For example, Ball’s Mammoth Panorama of American Scenery (1855) captivated audiences as the artwork toured Cincinnati, Cleveland, and Boston. Gonzalez found that the strength of Ball’s vision of America was its powerful didactic narrative. Although the artwork is no longer extant, the pamphlet Ball created shows how he sought to educate Americans about the impact of slavery with graphic imagery illustrating its power to corrupt and degrade. Beginning with scenes of the African landscape, he exceeded the historical breadth of the panoramas created by William Wells Brown and Henry Fox Brown. Ball portrayed Africans as civilized agriculturalists experienced in the science of government and developers of ancient trade networks. He presented his history of progress as disrupted by the European transatlantic slave trade. Identifying slave owners by name, he exposed the sexual violence perpetrated on enslaved women, used statistics to document the high death rates of people living under a brutal system of oppression, and documented how slave economies undergirded the growing prosperity of the nation.
Most of Ball’s extant visual archive comprises white customers. Gonzalez’s analysis of some of the limited number of photographs Ball took of Black subjects between 1862 and 1877 demonstrate how critical it is for scholars to uncover such rare visual resources, in this case photographs of Black subjects taken by Black photographers. One example, Jesse L. Bench, Quartermaster Sergeant, 22 Wisconsin Regiment of Racine, Wis., was previously published in Envisioning Emancipation: Black Americans and the End of Slavery (Temple University Press, 2012) by Deborah Willis and Barbara Krauthamer. Gonzalez’s interpretation expands upon the intersections between visual and textual documents. We are confronted with a dramatic visual presentation depicting two white men standing on either side of a young woman with pistols, one of them pointed at her head. Racial identity is unclear and there is no reason to identify the young woman as Black, enslaved, or free. The written testimony of the Quaker activist Levi Coffin reveals that the young woman’s master intended to sell her to a house of prostitution. She initially escaped the slave owner, who was in fast pursuit from Kentucky, by disguising as a Union soldier. Ball recorded her portrait as she was dressed to “pass” into freedom, wearing the middle-class trappings of white womanhood.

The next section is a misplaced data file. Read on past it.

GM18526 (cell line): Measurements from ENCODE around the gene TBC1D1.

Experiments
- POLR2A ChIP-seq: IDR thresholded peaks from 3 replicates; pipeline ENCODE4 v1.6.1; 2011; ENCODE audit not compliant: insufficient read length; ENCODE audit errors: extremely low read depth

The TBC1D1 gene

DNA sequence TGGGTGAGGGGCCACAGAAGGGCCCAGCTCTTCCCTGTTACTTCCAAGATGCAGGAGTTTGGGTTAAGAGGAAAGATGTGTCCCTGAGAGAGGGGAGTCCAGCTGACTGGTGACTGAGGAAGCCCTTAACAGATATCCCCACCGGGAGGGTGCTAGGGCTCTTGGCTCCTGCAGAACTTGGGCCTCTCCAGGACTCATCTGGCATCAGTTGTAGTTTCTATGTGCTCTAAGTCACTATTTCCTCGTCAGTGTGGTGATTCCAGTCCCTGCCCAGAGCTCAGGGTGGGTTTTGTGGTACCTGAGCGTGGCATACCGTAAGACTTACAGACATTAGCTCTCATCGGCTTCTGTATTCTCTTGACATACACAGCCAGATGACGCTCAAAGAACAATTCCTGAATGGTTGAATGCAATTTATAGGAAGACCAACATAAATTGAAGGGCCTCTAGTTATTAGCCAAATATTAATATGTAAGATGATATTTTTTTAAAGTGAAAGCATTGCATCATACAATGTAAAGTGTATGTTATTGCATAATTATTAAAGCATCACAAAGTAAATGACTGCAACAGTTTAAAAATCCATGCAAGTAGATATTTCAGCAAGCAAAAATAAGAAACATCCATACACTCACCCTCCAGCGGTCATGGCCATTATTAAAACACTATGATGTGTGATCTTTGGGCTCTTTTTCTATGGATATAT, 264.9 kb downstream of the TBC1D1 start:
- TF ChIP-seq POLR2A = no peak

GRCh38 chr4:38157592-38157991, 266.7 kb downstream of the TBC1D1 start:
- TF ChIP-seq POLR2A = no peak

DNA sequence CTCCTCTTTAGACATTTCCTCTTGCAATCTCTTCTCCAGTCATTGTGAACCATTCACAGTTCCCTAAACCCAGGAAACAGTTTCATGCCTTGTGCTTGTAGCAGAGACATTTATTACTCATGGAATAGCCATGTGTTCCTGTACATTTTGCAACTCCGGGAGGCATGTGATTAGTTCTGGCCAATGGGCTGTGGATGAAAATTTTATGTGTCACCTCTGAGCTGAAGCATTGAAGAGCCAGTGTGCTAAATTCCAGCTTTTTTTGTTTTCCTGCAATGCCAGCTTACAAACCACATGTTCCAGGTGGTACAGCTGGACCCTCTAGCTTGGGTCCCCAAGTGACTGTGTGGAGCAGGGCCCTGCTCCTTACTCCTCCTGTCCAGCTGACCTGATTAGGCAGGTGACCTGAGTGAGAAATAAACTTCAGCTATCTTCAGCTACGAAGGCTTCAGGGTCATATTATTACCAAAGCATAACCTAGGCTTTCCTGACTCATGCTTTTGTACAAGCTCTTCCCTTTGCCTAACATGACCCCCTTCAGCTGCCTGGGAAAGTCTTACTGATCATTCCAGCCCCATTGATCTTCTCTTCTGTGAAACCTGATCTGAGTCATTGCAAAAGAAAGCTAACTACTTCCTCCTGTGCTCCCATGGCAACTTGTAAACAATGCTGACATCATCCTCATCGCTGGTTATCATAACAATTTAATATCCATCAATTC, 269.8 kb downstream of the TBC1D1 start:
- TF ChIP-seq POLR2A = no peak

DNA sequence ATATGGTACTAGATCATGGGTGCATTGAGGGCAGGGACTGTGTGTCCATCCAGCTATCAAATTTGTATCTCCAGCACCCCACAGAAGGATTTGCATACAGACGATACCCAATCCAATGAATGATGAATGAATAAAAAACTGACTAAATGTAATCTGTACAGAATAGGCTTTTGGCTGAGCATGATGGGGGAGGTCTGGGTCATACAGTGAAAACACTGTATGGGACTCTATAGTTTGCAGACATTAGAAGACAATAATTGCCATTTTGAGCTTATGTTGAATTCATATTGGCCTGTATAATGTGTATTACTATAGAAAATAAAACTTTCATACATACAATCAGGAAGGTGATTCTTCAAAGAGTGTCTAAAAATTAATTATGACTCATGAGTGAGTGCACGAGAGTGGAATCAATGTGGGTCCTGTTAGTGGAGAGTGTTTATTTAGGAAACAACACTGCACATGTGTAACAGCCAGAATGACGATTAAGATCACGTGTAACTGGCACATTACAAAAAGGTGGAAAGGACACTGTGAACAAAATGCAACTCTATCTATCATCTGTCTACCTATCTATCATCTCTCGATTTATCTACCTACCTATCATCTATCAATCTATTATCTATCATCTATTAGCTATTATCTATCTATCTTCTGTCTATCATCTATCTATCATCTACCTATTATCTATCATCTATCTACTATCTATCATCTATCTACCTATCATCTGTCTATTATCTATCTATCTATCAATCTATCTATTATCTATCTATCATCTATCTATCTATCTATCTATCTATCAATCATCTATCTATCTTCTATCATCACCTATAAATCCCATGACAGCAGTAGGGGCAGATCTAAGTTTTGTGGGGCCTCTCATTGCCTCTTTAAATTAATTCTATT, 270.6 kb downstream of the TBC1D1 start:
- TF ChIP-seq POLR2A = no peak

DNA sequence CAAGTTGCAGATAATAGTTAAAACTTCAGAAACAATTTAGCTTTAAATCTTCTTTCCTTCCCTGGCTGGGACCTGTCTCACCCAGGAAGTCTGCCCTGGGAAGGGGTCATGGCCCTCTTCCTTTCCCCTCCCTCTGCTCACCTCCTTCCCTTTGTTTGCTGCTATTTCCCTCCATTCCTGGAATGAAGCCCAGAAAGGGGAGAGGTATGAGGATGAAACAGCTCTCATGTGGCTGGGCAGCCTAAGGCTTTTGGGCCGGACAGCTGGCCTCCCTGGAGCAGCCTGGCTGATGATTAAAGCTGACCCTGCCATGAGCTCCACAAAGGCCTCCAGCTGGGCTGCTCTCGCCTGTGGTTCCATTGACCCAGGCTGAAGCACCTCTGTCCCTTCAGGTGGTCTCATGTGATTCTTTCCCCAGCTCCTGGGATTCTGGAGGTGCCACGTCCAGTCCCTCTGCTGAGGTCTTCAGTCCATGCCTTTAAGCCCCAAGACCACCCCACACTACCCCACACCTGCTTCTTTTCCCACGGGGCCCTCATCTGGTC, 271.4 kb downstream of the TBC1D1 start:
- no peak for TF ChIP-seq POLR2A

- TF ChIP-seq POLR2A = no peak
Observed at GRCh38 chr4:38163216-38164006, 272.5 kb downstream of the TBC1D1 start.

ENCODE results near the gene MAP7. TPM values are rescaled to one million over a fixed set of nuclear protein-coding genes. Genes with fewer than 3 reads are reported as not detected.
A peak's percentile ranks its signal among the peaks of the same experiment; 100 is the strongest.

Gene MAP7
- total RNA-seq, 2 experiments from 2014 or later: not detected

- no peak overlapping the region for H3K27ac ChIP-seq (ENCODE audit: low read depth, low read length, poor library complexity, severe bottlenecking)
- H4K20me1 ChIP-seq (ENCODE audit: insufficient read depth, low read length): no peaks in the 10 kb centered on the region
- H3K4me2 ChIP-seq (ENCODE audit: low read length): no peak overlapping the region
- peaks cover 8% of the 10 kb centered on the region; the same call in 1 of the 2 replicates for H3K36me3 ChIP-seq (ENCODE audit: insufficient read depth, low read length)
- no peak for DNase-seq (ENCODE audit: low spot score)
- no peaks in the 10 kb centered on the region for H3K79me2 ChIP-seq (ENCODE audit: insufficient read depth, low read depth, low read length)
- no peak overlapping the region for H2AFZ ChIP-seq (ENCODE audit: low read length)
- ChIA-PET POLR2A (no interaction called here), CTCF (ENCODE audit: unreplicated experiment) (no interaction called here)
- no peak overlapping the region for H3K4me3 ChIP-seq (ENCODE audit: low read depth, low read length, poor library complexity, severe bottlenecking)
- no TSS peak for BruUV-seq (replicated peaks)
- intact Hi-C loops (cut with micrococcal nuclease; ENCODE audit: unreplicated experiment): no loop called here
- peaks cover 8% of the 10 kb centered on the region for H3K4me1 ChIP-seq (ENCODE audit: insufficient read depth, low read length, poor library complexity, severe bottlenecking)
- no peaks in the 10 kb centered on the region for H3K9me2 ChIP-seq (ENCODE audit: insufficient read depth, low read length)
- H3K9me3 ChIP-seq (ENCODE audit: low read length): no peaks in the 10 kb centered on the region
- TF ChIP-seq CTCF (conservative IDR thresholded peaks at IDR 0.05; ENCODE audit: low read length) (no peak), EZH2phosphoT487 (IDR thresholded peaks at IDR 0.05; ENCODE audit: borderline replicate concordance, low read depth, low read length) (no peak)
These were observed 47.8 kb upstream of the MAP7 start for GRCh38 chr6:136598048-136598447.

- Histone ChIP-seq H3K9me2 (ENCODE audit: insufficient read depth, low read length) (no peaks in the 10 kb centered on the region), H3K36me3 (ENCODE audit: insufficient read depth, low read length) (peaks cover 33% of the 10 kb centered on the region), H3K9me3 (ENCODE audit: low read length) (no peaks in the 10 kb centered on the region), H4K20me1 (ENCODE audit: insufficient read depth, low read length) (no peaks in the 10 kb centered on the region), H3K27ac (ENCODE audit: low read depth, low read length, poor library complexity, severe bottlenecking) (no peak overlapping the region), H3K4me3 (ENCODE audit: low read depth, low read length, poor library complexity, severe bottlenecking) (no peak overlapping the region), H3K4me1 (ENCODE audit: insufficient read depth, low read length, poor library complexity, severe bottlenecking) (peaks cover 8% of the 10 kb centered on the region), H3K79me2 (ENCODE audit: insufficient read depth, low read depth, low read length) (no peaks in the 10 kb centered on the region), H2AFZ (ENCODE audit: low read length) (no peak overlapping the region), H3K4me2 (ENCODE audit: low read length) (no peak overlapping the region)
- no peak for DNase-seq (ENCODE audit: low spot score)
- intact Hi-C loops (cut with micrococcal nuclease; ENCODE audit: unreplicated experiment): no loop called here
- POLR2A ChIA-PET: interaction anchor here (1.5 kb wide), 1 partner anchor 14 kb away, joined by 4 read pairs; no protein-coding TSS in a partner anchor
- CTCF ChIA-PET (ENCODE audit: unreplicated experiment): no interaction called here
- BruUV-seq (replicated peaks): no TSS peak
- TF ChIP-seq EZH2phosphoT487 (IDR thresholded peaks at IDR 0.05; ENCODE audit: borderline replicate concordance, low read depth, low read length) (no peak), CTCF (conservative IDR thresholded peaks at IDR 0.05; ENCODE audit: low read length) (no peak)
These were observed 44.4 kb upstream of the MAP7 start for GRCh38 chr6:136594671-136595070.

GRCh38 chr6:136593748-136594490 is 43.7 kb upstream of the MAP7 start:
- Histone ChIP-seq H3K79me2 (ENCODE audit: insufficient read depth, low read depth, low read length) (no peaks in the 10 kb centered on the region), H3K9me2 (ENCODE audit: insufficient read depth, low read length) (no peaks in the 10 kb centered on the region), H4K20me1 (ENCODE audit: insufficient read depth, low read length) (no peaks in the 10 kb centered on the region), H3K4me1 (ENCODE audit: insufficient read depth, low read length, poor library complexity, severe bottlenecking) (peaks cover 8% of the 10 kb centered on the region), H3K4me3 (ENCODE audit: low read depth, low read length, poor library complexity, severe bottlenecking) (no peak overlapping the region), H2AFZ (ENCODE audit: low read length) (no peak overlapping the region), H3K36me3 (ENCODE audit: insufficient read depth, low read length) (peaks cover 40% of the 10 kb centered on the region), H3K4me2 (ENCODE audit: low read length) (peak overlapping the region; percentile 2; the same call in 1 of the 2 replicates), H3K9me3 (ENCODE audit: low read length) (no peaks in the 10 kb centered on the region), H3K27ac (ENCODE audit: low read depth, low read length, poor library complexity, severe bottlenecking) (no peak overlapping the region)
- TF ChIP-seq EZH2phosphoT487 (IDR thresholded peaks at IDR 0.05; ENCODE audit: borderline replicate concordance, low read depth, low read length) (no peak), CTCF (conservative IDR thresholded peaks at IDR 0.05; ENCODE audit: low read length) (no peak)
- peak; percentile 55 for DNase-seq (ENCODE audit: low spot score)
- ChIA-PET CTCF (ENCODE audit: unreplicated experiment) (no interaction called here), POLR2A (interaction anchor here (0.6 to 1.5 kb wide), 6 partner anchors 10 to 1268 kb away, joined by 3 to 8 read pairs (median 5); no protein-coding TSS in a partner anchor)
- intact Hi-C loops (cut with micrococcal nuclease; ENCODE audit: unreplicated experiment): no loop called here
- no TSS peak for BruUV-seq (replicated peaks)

This photograph raises more questions than it can answer. How did this information factor into Ball’s construction of his photograph and the way the subjects act out their parts in this narrative? How does the artist resolve the visual dilemma of including the two soldiers involved in the unnamed fugitive’s escape with their weapons so conspicuously displayed? Gonzalez argues that the image reveals the intersections of race and gender performance when escaping slavery. Despite the extant textual and visual information, however, the artist created a complex image that continues to confound. Ball’s photograph remains a disturbing, unsettling picture of vulnerable Black womanhood during the Civil War.